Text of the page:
Disregard the personal stuff.  This is a saga of raging against the machine, of the relentless struggle of the individual against the nameless, faceless bureaucracy.  Beware The Man.  This was the e-mail I sent to friends and family, which my mother felt was such a perfect description of my personality she subsequently forwarded it on to many others.

Car (Carrie, old friend), I don’t have much of a house at all, and I love it. It is home. Where The Man can barely get me. 😉 

To the Hayden’s (best friend’s family) on the string, I have included Mom’s family and some friends, because I’m only going to write this once. So if you’re thinking of coming out of the closet, or revealing your murderous or otherwise embarrassing tendencies, think twice before “replying to all.” (That goes for the ones I added, too.)

I DID get my passport in exactly 10 days from dropping it off at the P.O. They told me 4-6 weeks, but of course offered to hurry it up to me for a fee. My trip was 4 weeks away. I didn’t pay it, and in fact told the lady, “I’m not paying another DIME to keep trying to change my name to my name.” She and I were laughing at this point, because she remembered my original failed passport application. (I can’t tell whether to be worried or impressed with the security. They couldn’t have done anything but the most elemental check. Way to promise low, and deliver high. I concluded it was a money scam…X% of people will cough up when asked for the speedier version.)

Long story, but the Reader’s Digest version is that I’ve been working under an alias for 43 years or so, courtesy of misplaced adoption papers (I know for a fact there was paperwork.) around 1962, when of course nobody cared, particularly in a small rural community. I was born John David Perry, and the name was never formally changed. So it became tough to get a passport for my cousin’s wedding in Mexico. The longer version is below.  Basically, I had never used anything but my adopted last name, ever, since it all happened when I was roughly 3 years old. After hassling with this for 2 months or so, when I showed up at the Courthouse I felt I was READY. I had done everything they told me to do.

In short, I was trying to change my name legally to the only name I had ever used.  Horrific, funny bureacratic events ensued.

I show up, go immediately to the correct place, after blowing it on my fact-finding mission 6 weeks earlier (I KNEW I couldn’t get it done on the first pass). It’s a big building, a county courthouse in a Chicago burb.

I stand in line, give the lady the stuff, and she flips through it as though everything is good, then gets to the last page and says, “You have to get this notarized.”I say, “I’ve talked to a lot of people and no one’s told me that, but that’s fine, go ahead and notarize it.” Guessing what the charge will be.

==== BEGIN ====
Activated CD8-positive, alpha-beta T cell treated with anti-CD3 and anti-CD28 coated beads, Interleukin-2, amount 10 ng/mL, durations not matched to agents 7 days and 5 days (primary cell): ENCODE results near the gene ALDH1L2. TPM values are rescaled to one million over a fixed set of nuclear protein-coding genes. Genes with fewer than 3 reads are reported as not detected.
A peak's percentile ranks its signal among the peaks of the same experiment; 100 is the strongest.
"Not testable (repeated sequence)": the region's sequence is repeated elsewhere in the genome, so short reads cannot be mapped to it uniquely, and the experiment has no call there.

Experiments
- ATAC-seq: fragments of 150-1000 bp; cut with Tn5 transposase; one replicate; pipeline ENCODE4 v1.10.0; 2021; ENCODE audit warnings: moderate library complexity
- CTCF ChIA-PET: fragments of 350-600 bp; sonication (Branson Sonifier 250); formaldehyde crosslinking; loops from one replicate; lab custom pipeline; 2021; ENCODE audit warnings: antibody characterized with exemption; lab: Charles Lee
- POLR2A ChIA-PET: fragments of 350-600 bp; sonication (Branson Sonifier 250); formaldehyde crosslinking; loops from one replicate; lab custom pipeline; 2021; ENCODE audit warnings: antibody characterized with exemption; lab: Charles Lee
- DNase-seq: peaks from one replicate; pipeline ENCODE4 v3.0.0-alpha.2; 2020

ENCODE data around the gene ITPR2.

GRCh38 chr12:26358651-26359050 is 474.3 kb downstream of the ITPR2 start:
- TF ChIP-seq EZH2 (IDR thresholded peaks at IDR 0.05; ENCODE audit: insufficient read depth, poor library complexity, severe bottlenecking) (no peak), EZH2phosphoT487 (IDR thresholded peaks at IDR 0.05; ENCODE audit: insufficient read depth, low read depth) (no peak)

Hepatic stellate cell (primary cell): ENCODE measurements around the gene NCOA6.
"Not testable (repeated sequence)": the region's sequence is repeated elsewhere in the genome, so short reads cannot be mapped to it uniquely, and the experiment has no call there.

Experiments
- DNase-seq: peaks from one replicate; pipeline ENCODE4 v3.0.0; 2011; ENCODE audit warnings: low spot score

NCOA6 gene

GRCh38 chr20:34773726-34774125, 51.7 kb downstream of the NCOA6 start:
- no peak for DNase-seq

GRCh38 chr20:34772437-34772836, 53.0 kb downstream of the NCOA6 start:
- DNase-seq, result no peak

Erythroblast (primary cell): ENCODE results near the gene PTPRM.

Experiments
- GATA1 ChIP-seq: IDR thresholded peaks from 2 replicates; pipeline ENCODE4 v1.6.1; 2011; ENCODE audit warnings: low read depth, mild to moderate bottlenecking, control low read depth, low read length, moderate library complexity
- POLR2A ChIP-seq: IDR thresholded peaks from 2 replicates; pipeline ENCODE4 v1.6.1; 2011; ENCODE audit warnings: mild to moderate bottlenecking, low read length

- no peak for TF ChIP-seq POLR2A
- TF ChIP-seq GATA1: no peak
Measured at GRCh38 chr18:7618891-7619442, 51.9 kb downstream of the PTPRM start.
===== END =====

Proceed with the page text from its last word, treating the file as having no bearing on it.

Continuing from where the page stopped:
She says, “We don’t have a notary here.” This is in the Circuit Court Clerk’s Office, and there are 20 people behind the counter, at least. If the DMV is a trailer park, picture your first apartment complex. A slight but clear step up.

I say, “You don’t have a notary?” And I’m laughing, this was not done threateningly at all, throughout. I only got really mad once, later.

She says, “Oh, we do, but that’s in the (exact opposite part of the building, where I had wasted a half-hour to find out I was in the wrong place in my reconnaisance mission a few weeks earlier.) I laugh again and start walking.

OK. It’s a pefectly glorious Friday afternoon, I’m not going back to work, just go get it notarized. You’ve come this far.

I make the trek, and stand in line again. Finally, I’m told Barbara will help me.

I say, “Hi Barbara,” just as nice as can be and tell her I need this document notarized. She says OK and asks for a driver’s license. I hand it to her, she looks at both for several seconds, and says, “I can’t notarize this.” I grin and ask her why not.

She doesn’t have a valid “John David Perry” signature to compare to the name I’m trying to change FROM. I start laughing again because of my epiphany: I’m going to have to explain the whole thing to everyone I deal with. So I explain it to her, and I can see her mentally flipping through the rulebook in her head to no avail, and the funniest thing in this sequence was me feebly and hopelessly, truly knowing it was in vain, handing her my birth certificate, to which she says, “That’s no good. You didn’t sign it,” to which I replied, “I was a little young” and I’m trying to get her to see the absurd Catch-22 of it all before finally, to her credit, she came up with the elegant bureaucratic solution of just writing down both names in places on the document there was only supposed to be one. Leave it to the judge!

That’s fine with me!

I march back to my original line, hand over my large wad of cash, and was handed some more paperwork while being told where to go.

I get to the courtroom, and it’s small claims court. There are 30 people in there, most of whom could be described as “down on their luck,” or, “losers.” The judge gives no quarter to ANYONE. It is fun and scary to watch. I’m going to be a piece of cake!

Finally, “Perry” is called and I go before the Judge and he shuffles through some papers and says, “They should have given you a decree down there.” They did, in fact!

I hand to it him, he takes a look at it, and says, “This isn’t filled out.” (For me, who fills out what on a legal form is often open for interpretation) But it will only take me 30 seconds or so.